Some winter ethephon and mefluidide programs have been evaluated over the past two winters in Utah on annual bluegrass/creeping bentgrass greens with impressive results. Mefluidide treatments were included because at the time it was still available. With mefluidide products being discontinued, programs that utilize Embark® will not be explored further. However, the results are still worthwhile as some of you still have some units of mefluidide that will be used for a few more years. Normal spring timing Proxy+Primo applications were initiated at 350 growing degree days using the base 32 F° model and suppressed 40-50% of seedheads. Not bad, but most would hope for better suppression. Improvements were achieved with winter applications of Embark® formulations (T&O at 10 fl. oz./A; 2S at 1 fl. oz./A) followed by the normal spring Proxy+Primo program that suppressed 60-80% of seedheads. The best suppression has come from winter ethephon applications (Proxy®, Ethephon 2SL®, Oskie®) followed by the normal spring program that has suppressed >90% of seedheads for 8-weeks. The winter applications of ethephon products have been very safe and have not caused crown rising or scalping injury in spring. Surprisingly, turf quality, visual color, and leaf chlorophyll enhancements have also been observed and measured in spring from the winter applications of ethephon, but not from mefluidide. It should be noted that the rates of mefluidide tested in Utah were purposely made at well below label rates due to the potential for more injury from this compound. These rates have been very safe, but again work with mefluidide at the winter timing concept is likely done for now.
Overall, there have not been any “statistical” differences for seedhead suppression between the pre-snow and post-snow applications of ethephon, but the pre-snow timing has been slightly better and more consistent thus far. If you had to choose between one timing I would suggest trying a pre-snow application in November or December in regions with a similar climate to northern Utah (Salt Lake). Suppression is even better if you can make both the pre-snow and post-snow applications before you in initiate your spring program. The post-snow timing should be made at least one month before your typical spring programs begins.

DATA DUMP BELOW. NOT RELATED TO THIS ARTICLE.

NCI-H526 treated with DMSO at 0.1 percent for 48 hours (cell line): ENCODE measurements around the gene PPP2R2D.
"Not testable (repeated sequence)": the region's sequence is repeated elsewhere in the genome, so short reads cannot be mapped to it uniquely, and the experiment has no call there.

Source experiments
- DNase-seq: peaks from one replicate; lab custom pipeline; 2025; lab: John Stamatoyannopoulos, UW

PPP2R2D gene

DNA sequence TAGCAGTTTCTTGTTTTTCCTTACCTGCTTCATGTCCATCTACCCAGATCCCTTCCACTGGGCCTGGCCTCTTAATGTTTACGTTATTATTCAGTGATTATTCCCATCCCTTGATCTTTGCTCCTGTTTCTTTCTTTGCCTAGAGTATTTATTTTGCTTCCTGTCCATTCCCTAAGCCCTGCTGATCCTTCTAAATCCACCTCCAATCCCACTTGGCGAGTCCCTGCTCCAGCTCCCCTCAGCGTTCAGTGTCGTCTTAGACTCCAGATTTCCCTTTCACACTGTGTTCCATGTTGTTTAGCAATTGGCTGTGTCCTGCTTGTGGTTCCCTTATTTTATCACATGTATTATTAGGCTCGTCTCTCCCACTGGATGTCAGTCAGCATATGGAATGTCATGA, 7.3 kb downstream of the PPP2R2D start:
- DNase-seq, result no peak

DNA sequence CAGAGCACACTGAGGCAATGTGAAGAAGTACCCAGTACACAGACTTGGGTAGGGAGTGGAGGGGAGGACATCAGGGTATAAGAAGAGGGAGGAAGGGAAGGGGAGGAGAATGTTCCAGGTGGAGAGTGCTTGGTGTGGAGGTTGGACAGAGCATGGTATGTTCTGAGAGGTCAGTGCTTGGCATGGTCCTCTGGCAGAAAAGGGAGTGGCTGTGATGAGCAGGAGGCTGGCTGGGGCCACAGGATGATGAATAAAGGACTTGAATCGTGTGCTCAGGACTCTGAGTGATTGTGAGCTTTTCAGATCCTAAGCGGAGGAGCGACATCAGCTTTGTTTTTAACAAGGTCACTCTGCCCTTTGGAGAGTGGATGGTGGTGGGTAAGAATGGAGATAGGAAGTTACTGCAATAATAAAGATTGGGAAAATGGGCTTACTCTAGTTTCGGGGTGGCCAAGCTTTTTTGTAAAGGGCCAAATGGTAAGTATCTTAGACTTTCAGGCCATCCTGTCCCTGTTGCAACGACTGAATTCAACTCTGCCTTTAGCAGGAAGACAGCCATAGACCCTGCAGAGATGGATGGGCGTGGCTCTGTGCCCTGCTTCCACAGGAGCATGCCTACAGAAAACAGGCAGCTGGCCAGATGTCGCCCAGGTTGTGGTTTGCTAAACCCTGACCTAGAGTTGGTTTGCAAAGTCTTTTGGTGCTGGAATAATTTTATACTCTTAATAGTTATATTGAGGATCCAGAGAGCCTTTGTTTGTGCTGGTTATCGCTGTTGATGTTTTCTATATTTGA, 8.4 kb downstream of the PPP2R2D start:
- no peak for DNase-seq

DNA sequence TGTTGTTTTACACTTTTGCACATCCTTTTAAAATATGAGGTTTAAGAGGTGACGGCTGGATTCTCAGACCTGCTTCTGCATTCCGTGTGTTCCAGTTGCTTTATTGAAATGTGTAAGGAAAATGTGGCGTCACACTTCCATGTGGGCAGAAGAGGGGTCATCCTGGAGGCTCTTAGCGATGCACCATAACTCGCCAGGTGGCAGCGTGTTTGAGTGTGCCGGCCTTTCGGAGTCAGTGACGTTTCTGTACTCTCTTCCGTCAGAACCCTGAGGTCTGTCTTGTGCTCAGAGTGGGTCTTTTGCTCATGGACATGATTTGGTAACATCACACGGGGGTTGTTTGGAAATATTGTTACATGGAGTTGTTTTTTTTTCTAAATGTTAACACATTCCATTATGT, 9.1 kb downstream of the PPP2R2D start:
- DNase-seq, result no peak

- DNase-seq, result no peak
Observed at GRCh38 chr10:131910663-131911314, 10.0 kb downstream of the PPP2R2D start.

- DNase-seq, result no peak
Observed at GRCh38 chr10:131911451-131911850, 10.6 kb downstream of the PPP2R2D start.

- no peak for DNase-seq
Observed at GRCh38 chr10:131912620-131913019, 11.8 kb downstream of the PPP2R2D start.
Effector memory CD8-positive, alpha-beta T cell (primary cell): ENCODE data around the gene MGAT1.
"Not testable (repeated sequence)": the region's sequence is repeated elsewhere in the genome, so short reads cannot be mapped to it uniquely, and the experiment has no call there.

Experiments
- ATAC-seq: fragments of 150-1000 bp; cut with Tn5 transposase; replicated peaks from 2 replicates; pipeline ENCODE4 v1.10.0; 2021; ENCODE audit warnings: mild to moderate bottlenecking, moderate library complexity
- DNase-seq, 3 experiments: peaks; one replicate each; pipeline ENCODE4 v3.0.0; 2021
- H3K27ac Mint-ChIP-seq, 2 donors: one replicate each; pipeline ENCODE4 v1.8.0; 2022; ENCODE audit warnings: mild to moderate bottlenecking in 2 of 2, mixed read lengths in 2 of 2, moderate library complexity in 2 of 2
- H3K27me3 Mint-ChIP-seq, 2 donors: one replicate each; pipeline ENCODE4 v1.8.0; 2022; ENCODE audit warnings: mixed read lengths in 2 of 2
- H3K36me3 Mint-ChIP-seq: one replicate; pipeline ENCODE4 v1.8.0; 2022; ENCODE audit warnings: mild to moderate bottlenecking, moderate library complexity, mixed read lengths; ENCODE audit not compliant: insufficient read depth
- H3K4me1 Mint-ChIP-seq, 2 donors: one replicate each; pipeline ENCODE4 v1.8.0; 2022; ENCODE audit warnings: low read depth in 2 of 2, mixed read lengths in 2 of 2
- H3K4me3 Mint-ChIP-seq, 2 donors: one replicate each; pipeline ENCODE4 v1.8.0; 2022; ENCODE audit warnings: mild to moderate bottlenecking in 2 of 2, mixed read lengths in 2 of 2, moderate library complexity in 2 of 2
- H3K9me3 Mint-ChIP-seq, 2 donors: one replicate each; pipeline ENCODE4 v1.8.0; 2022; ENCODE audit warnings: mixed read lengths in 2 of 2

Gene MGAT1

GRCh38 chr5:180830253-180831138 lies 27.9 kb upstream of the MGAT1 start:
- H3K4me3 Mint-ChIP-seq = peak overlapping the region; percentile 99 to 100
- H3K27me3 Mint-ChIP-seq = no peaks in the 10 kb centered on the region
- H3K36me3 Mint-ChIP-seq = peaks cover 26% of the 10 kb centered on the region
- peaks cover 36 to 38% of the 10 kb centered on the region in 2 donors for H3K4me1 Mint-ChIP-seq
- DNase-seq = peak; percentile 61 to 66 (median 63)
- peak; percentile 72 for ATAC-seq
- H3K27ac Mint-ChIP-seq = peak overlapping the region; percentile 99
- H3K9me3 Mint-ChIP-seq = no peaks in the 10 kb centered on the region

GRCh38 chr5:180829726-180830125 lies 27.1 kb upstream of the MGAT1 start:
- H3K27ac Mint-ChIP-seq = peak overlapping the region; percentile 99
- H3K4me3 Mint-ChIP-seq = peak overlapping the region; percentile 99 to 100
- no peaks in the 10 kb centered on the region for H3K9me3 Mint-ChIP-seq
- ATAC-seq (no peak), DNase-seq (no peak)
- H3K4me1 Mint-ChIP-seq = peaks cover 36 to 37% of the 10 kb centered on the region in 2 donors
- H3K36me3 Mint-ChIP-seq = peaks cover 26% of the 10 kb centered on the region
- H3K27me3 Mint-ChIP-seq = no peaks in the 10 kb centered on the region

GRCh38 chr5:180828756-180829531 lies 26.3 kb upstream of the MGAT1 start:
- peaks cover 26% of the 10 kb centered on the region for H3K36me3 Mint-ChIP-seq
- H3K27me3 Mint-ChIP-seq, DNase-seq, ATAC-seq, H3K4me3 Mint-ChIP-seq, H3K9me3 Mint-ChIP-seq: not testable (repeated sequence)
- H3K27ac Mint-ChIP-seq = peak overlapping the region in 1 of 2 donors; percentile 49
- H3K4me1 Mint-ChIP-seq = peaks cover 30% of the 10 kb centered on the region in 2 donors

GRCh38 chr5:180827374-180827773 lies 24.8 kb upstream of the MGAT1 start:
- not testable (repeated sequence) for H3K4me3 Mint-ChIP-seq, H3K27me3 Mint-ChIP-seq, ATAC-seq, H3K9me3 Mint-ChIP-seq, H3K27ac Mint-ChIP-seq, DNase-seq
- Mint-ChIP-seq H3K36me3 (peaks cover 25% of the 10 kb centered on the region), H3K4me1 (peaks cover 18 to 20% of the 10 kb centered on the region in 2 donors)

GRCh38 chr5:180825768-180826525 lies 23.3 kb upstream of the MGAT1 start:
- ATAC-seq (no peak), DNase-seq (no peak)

With the success of these winter PGR applications in Utah, there have been questions about possibly combining ethephon at the pre-snow timing with fungicides for snow mold protection on greens – as the timing of these applications usually coincides. There are some treatments on the ground in Salt Lake (4,500 ft. elevation) and Park City (7,000 ft. elevation) to address the safety of such mixtures. Compatibility of ethephon with Instrata® or Interface® did not appear to be a problem, and treatments in Park City will also address any issues with ethephon and frost at higher elevations. Work on fairways with early ethephon timings has also begun in Utah and Virginia this winter. Other safeners (similar to Primo Maxx®), pigments, plant health promoters (such as Signature®, Fiata®, Civitas®, Actigaurd®), and different PGR chemistries (such as Musketeer® and Trimmit®) are also being looked at as tank mix partners with ethephon at these early timings. Our goal is to find tank mixes that improve turf safety and enhance seedhead suppression.
The winter, or early, application concept of seedhead suppressor PGRs is gaining popularity and so far seems to be very positive. Perhaps these early applications can bring flexibility to initiating your spring seedhead program, while at the same time boosting the effectiveness. Give the idea some consideration and we encourage you to experiment at your course as you should see some of the best seedhead suppression you have ever achieved. Keep us updated on your progress.